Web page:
As an end user we hate to see the ads right? But if they are implemented in an intelligent way in a complementing manner then it would definitely be a nice value addition from an user perspective. Now that we know for sure that Twitter is going to do advertising but it has kindled up more questions than answers. The biggest of the lot is how exactly is Twitter going to implement the ads in a way which doesn’t annoy the users and at the same time provides value to the advertisers.

Having plain old CPC/CPM based text and image ads will definitely not be the right thing and we know for sure that the intelligent team at Twitter didn’t wait this long to have a advertising model like that.

Advertising Model?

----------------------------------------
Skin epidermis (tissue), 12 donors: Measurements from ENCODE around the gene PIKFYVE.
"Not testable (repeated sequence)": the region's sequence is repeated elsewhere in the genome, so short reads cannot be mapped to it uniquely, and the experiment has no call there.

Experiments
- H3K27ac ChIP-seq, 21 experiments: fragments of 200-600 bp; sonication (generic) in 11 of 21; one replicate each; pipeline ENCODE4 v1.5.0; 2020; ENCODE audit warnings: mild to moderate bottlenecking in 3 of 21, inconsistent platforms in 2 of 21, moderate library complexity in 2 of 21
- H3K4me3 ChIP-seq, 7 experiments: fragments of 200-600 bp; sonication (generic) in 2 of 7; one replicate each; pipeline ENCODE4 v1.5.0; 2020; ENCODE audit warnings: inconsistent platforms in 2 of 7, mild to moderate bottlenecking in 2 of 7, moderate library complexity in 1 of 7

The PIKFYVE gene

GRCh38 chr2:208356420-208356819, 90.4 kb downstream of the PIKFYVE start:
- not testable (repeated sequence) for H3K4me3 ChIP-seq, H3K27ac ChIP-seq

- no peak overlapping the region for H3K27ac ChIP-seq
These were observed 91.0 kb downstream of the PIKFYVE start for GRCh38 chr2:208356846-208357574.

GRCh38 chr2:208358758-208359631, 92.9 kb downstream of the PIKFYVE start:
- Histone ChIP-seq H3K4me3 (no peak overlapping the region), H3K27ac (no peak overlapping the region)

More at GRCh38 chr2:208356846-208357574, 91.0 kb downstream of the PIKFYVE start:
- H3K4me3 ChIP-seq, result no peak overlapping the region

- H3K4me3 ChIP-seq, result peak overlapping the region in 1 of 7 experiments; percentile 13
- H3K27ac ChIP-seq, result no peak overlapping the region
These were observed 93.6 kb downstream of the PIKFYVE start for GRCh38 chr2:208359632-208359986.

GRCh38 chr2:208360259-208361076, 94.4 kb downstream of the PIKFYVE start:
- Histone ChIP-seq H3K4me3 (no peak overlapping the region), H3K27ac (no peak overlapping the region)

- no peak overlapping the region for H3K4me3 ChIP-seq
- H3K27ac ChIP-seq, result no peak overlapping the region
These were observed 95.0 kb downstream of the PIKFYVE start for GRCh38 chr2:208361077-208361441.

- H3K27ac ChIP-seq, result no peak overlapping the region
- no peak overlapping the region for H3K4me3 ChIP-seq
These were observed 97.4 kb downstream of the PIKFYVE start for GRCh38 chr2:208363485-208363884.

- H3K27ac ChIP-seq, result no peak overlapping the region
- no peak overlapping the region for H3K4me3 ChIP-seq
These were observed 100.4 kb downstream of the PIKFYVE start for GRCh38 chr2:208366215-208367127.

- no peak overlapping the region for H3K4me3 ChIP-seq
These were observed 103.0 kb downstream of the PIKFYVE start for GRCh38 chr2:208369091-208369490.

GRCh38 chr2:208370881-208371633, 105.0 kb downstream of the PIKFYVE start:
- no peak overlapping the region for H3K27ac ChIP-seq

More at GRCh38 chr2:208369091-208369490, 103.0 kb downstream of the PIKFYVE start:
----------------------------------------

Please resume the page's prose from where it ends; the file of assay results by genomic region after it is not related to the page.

Dick Costolo has mentioned that it will have nothing to do with the new Retweet feature and so we can stop thinking from that point of view. Having ads between Tweets is something which most of us wouldn’t love to see but there are a handful of companies doing it currently. Ad.ly and SponsoredTweets.com are two notable companies which are doing pretty good in the in-stream advertising arena. With celebrities charging a 5 digit amount for posting a single ad tweet, it looks pretty lucrative. Twitter might very well kick these players out of this game and do it on their own.